His cheeks with tears were wet.
Sturdy he seemed, though he was sad;
And in his arms a lamb he had.

He saw me, and he turned aside,
As if he wished himself to hide:
Then with his coat he made essay
To wipe those briny tears away.

I followed him, and said, " My friend,
What ails you? wherefore weep you so?"
"Shame on me, sir! this lusty lamb,
He makes my tears to flow.

To-day I fetched him from the rock;
He is the last of all my flock.

When I was young, a single man,
And after youthful follies ran,
Though little given to care and thought,
Yet, so it was, a ewe I bought;
And other sheep from her I raised,
As healthy sheep as you might see;
And then I married, and was rich
As I could wish to be;

Of sheep I numbered a full score,
And every year increased my store.

Year after year my stock it grew;
And from this one, this single ewe,
Full fifty comely sheep I raised,
As sweet a flock as ever grazed!
Upon the mountain did they feed,

They throve, and we at home did thrive.

-This lusty lamb, of all my store,
Is all that is alive;

And now I care not if we die,

And perish all of poverty.

Six children, sir! had I to feed;

Hard labour in a time of need!

My pride was tamed, and in our grief

I of the parish asked relief.
They said I was a wealthy man ;
My sheep upon the mountain fed,
And it was fit that thence I took
Whereof to buy us bread.
"Do this: how can we give to you,”
They cried," what to the poor is due?"

I sold a sheep, as they had said,
And bought my little children bread,
And they were healthy with their food;
For me it never did me good.
A woeful time it was for me,
To see the end of all my gains,
The pretty flock which I had reared
With all my care and pains,
To see it melt like snow away!
For me it was a woeful day.

Another still! and still another!

A little lamb, and then its mother!

It was a vein that never stopp'd

Like blood-drops from my heart they dropp'd. Till thirty were not left alive

They dwindled, dwindled, one by one,

And I may say, that many a time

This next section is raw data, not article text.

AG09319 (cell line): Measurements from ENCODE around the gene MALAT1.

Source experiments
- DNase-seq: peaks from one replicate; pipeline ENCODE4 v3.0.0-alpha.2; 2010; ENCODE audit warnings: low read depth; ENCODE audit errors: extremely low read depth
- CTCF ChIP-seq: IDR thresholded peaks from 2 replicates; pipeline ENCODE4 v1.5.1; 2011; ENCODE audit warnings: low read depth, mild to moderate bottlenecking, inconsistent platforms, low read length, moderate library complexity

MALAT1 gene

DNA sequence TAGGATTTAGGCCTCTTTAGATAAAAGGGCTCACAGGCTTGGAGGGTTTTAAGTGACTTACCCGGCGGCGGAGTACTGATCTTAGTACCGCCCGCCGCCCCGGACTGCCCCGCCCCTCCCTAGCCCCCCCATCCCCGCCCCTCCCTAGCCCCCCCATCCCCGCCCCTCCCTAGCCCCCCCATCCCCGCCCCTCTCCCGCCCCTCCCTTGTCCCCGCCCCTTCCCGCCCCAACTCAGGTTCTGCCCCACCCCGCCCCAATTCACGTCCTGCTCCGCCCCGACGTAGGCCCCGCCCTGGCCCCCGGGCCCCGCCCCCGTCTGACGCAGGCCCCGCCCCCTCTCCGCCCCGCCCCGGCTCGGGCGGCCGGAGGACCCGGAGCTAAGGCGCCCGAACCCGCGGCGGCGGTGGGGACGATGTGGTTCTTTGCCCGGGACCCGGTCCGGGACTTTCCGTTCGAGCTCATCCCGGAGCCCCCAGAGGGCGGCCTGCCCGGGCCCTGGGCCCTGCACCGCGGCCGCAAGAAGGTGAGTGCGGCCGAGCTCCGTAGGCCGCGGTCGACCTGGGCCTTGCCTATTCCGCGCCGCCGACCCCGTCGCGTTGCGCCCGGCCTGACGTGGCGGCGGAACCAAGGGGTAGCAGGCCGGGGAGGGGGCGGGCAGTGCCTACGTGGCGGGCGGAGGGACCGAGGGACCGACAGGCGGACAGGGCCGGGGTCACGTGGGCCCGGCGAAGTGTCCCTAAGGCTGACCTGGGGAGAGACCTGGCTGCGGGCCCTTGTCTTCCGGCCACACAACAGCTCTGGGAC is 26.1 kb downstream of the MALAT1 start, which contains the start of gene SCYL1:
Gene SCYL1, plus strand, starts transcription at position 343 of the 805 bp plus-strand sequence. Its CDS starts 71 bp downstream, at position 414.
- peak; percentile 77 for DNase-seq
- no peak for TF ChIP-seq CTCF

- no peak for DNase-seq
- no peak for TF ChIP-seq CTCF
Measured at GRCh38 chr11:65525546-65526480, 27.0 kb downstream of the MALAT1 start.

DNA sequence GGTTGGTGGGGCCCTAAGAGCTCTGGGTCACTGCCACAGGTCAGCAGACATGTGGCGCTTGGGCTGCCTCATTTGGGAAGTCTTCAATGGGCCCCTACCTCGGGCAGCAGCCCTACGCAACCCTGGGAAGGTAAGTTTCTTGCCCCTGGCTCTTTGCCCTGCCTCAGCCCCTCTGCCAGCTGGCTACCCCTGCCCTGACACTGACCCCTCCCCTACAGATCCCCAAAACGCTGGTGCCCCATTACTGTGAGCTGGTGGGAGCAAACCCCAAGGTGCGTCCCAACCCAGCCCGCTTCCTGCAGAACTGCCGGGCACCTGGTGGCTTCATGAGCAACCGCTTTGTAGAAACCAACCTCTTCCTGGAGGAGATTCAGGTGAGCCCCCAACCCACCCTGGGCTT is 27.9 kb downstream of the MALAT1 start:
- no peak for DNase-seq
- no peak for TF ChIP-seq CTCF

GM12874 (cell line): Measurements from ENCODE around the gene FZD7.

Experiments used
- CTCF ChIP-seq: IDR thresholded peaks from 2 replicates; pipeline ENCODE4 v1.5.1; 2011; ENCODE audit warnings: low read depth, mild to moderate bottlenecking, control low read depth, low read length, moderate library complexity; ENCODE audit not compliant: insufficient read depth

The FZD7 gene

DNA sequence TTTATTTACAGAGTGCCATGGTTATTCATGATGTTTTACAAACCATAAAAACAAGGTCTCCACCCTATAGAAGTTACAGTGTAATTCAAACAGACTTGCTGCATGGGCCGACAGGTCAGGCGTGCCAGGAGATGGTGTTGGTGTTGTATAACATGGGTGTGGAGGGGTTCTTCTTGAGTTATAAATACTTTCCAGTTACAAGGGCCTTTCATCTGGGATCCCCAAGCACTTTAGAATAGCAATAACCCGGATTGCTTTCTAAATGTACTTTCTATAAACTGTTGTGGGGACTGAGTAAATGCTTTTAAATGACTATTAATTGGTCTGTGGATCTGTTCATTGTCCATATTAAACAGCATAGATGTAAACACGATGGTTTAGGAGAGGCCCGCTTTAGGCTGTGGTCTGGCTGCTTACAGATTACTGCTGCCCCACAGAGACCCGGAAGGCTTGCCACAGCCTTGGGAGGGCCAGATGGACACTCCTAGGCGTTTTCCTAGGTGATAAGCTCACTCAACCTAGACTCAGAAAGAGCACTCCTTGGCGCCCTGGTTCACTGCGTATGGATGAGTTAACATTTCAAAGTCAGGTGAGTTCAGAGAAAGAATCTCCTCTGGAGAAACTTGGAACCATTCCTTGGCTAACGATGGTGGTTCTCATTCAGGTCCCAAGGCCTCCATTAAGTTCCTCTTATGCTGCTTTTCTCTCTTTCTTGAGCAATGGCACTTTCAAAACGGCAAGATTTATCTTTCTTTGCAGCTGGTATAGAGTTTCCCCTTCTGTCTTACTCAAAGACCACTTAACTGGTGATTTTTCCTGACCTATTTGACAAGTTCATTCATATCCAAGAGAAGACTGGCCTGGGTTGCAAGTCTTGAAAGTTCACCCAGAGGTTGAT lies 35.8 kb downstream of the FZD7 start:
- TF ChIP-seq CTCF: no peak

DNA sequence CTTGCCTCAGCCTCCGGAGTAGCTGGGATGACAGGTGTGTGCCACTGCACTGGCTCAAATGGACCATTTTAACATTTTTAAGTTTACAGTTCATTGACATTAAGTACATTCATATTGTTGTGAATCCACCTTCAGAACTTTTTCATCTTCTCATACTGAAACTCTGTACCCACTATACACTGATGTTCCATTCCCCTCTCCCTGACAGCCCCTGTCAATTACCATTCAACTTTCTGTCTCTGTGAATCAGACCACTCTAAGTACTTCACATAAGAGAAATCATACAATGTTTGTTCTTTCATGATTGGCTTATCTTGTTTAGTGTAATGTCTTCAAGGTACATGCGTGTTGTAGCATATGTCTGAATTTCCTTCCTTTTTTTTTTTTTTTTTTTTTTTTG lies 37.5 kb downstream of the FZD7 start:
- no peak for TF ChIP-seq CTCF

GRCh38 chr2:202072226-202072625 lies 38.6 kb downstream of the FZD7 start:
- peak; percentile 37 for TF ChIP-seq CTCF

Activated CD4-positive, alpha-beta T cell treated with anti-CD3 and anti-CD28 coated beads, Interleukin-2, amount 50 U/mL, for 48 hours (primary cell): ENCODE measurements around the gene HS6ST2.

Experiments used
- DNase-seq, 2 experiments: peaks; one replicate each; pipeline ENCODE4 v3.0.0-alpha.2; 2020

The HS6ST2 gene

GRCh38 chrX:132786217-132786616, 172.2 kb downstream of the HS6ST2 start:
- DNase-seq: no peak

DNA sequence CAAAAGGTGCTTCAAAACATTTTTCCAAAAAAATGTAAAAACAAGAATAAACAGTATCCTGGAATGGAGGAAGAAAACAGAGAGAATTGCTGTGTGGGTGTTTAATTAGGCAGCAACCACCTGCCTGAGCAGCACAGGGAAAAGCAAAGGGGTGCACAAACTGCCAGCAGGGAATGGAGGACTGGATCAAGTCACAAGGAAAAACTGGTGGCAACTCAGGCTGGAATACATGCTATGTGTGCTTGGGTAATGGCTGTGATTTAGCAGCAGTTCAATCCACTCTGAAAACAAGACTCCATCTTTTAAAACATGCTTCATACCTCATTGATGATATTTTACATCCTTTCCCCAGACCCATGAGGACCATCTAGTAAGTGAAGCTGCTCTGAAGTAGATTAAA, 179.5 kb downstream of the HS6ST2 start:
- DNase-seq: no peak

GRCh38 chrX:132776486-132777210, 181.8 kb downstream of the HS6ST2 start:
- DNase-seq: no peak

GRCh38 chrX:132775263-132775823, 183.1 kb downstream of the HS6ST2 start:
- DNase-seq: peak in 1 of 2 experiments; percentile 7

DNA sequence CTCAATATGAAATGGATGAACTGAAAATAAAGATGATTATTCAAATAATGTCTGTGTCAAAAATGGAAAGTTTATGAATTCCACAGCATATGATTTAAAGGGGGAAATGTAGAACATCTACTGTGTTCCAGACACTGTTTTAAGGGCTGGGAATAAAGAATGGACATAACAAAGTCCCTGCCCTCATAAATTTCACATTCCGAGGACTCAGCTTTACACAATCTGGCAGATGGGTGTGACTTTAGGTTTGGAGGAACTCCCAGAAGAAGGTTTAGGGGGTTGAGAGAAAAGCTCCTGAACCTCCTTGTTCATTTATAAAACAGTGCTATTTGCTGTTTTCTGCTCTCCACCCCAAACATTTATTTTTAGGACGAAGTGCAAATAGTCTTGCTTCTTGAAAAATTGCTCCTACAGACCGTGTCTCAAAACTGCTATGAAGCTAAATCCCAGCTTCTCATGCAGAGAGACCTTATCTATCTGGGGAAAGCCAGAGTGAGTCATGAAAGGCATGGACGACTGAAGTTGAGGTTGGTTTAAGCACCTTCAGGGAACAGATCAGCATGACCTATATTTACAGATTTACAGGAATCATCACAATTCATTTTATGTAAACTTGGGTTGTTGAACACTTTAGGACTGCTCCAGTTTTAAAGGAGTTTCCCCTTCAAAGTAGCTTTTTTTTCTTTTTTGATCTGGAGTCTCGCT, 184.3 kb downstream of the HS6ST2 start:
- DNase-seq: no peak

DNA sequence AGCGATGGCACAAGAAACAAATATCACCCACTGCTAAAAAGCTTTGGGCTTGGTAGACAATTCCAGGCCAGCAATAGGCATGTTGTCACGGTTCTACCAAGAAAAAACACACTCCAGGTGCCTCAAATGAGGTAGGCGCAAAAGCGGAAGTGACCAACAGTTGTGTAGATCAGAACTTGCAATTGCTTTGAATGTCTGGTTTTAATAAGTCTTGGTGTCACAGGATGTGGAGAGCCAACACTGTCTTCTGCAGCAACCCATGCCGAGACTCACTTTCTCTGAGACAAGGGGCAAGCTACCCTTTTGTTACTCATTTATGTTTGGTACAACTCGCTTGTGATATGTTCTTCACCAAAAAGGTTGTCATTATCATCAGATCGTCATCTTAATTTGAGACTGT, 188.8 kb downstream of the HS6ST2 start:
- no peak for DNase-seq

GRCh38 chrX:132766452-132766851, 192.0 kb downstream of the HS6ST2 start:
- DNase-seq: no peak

I wished they all were gone:

They dwindled one by one away;
For me it was a woeful day.

To wicked deeds I was inclined,
And wicked fancies crossed my mind;
And every man I chanced to see,

I thought he knew some ill of me.
No peace, no comfort could I find,
No ease, within doors or without;
And crazily, and wearily,
I went my work about.
Oft-times I thought to run away;
For me it was a woeful day.

Sir! 'twas a precious flock to me,
As dear as my own children be;
For daily with my growing store
I loved my children more and more.
Alas! it was an evil time;
God cursed me in my sore distress;
I prayed, yet every day I thought
I loved my children less;

And every week, and every day,
My flock, it seemed to melt away.
They dwindled, sir, sad sight to see!
From ten to five, from five to three,
A lamb, a wether, and a ewe;-
And then at last, from three to two;
And of my fifty, yesterday

I had but only one:

And here it lies upon my arm,

Alas! and I have none;

To-day I fetched it from the rock;

It is the last of all my flock."


"With sacrifice, before the rising morn
Performed, my slaughtered lord have I required;
And in thick darkness, amid shades forlorn,
Him of the infernal gods have I desired:
Celestial pity I again implore ;-

Restore him to my sight-great Jove, restore!"

So speaking, and by fervent love endowed [hands;
With faith, the suppliant heaven-ward lifts her
While, like the sun emerging from a cloud,
Her countenance brightens-and her eye expands,
Her bosom heaves and spreads, her stature grows,
And she expects the issue in repose.

O terror! what hath she perceived?-Ojoy!
What doth she look on?-whom doth she behold?
Her hero slain upon the beach of Troy?
His vital presence-his corporeal mold?